Some states are "mortgage states" that do not use deeds of trust. In other states, state law requires the use of a deed of trust whenever the buyer is borrowing some or all of the money needed to finance their purchase of real estate. In approximately 15 states, either a mortgage or a deed of trust may be used to secure the lender's interest in a real property transaction. 

From the lender's standpoint, using a deed of trust may be preferable because doing so allows them to legally sidestep what can be a time-consuming and expensive judicial foreclosure process, if the borrower defaults on their loan payments. 

Other Uses

While this article focuses on deeds of trust being used for the initial purchase of real estate, they may also be used for other types of loans and contracts when the real estate will serve as collateral for the loan or performance of the contract.

What Information Should Be Included in a Deed of Trust?

A deed of trust should include key information about the transaction. As with any legal document, it is important to ensure this information is accurate before signing a deed of trust at closing. Deeds of trust typically include the following components:

  • The dollar amount being financed (the principal, or the amount of funds the lender is providing for the purchase).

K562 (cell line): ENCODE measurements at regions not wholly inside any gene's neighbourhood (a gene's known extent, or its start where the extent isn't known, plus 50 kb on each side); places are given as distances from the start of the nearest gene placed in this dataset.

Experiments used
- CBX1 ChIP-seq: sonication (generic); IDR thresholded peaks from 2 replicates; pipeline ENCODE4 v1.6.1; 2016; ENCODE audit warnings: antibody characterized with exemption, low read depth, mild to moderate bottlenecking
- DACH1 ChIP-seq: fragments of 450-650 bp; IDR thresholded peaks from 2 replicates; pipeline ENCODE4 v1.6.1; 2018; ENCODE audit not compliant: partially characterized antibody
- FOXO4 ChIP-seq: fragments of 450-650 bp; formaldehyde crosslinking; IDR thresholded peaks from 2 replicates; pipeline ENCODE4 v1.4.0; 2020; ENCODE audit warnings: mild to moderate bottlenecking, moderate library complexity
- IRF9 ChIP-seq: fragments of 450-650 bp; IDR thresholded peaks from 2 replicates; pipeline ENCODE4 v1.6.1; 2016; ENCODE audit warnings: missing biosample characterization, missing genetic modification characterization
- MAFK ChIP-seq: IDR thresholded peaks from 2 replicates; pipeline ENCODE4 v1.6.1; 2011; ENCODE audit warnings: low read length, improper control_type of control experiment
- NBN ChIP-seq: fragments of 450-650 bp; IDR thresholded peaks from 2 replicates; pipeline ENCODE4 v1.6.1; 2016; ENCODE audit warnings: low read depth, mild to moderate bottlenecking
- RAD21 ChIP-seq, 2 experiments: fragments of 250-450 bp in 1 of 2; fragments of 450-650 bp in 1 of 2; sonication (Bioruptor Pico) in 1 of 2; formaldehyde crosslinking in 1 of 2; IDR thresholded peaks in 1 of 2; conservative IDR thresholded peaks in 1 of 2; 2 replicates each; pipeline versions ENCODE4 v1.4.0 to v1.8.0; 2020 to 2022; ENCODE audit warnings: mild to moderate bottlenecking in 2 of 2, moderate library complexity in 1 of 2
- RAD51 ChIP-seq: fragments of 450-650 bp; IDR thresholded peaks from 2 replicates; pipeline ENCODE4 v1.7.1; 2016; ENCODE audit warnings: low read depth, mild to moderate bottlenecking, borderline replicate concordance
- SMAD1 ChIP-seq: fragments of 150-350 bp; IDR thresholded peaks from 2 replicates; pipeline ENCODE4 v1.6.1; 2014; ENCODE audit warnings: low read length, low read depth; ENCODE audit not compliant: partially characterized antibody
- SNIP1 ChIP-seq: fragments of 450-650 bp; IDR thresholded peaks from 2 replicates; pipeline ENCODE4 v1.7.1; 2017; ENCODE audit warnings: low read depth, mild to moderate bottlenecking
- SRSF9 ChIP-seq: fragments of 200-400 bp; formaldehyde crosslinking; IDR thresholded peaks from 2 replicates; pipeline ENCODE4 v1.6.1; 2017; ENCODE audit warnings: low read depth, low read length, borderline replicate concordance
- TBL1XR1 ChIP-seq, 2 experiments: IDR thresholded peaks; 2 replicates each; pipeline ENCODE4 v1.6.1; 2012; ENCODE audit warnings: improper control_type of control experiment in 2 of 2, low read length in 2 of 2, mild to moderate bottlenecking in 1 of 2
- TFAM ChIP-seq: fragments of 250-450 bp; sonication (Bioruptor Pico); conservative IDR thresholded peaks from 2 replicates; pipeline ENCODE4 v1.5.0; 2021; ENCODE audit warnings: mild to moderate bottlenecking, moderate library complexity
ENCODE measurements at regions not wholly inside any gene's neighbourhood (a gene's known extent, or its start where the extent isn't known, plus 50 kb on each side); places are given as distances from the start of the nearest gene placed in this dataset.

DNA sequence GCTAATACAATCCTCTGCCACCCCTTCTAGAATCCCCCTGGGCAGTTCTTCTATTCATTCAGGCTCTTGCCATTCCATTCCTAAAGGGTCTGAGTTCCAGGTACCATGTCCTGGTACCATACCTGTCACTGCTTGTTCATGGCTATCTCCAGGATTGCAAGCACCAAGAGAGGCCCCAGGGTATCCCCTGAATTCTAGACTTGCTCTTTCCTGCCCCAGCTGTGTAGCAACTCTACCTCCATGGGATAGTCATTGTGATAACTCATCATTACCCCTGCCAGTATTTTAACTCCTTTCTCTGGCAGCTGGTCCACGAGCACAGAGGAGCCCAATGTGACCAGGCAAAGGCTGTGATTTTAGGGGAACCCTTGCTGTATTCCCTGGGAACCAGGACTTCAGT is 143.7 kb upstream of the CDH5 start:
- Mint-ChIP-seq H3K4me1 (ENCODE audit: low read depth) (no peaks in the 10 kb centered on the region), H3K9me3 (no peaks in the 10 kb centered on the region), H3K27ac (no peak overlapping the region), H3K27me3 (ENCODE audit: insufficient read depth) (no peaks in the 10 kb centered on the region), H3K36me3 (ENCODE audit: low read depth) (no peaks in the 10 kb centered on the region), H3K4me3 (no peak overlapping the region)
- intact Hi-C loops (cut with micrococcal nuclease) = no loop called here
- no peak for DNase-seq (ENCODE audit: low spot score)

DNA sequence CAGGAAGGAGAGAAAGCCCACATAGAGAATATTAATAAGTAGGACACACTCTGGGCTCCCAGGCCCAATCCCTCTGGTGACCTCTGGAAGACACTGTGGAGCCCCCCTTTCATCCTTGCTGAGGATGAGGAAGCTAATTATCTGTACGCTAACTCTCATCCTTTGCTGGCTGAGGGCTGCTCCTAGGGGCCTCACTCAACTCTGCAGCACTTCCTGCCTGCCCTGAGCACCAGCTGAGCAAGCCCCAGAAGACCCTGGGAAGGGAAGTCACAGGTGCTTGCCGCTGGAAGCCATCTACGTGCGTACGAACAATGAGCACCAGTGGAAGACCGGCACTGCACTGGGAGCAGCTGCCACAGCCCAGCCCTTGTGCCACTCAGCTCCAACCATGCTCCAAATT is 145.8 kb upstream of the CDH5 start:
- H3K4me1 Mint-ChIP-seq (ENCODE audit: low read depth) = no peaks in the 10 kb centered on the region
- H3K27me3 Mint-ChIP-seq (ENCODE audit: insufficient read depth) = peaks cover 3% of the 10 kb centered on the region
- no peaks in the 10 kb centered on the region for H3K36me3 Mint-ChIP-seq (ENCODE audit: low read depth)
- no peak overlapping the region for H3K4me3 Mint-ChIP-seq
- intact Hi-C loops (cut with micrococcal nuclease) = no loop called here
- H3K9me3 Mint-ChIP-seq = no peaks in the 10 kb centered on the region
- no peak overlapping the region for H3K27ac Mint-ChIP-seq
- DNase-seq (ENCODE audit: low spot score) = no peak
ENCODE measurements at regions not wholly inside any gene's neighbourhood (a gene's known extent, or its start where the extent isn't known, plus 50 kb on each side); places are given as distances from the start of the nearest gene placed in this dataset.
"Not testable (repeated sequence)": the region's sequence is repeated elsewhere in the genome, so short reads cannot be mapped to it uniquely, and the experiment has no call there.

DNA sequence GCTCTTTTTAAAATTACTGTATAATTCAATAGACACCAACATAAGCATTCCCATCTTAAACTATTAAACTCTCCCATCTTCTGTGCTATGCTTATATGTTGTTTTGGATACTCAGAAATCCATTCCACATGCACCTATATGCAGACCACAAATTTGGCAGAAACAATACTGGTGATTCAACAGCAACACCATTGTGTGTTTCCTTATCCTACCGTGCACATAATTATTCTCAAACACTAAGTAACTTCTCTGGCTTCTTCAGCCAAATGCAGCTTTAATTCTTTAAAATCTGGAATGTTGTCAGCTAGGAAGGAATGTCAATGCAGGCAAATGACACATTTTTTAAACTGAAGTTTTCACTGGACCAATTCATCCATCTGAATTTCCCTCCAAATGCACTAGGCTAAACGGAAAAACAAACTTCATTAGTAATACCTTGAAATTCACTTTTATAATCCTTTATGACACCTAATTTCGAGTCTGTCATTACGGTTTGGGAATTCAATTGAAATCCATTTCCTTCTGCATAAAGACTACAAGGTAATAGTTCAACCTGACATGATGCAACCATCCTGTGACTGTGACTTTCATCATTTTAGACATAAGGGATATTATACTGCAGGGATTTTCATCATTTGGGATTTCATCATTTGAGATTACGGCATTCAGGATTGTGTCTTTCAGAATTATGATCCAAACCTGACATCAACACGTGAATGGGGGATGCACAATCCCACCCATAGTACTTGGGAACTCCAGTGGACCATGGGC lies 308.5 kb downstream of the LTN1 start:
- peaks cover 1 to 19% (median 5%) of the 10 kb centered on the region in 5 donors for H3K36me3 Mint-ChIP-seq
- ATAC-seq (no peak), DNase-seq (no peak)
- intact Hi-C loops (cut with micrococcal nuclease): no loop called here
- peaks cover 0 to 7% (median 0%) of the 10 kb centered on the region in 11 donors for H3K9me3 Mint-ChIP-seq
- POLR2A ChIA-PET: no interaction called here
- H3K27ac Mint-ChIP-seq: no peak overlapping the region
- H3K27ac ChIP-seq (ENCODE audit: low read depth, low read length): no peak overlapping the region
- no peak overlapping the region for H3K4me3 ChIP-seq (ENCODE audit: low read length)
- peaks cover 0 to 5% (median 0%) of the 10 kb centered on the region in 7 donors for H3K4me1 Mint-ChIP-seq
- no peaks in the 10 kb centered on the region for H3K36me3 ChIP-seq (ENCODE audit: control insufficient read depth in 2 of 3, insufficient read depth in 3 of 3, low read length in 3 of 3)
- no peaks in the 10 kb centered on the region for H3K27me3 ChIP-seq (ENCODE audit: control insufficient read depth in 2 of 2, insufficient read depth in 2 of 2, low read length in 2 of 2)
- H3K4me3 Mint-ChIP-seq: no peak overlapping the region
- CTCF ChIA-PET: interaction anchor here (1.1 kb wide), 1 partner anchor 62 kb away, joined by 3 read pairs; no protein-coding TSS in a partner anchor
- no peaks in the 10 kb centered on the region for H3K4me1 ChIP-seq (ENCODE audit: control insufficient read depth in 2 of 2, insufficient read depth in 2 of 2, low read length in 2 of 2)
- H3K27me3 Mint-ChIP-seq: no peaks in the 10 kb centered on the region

• The start date or inception date of the loan, and the maturity date. The maturity date is the date when the loan is expected to be paid in full.
  • The legal description for the property. This is different from the property's street address. The legal description is the official description on file with the county, identifying the parcel of land. It may be a "metes and bounds" description, or it may identify the official name for the subdivision, the block number in the subdivision, and the specific lot number being purchased. If you are preparing a deed of trust and are not sure what the legal description for the property is, check with the county recorder's office to obtain the correct language to use.
  • Additional information describing the property such as diagrams or floor plans, although these are not legally required to be included.
  • The parties to the transaction. As discussed above, the parties include the trustor (the borrower), the lender, and the trustee who will hold title until the loan is paid in full.
  • The specific provisions, terms, and requirements of the mortgage, as agreed to by the parties.
  • The amount of late fees that will be assessed if payments are not made on time as agreed, and provisions around when they will be assessed. For example, while payments on the loan may be due on the first of each month, the deed of trust may provide that late fees will be assessed and due if the loan payment is not received by the 15th day of the month it is due.
  • Specifics about the legal procedures that will apply if the terms of the loan are not met. This may be referred to as the "power of sale" clause. This is the language that legally authorizes the trustee to sell the property outside of court if the buyer does not meet his or her obligations under the deed of trust and promissory note.
  • An acceleration or alienation clause, which is a provision that allows the lender to require immediate payment in full if certain events occur. For example, if the trustor (the buyer) transfers title and sells the property, the lender will be entitled to payment in full of the remaining balance due and any outstanding fees and interest.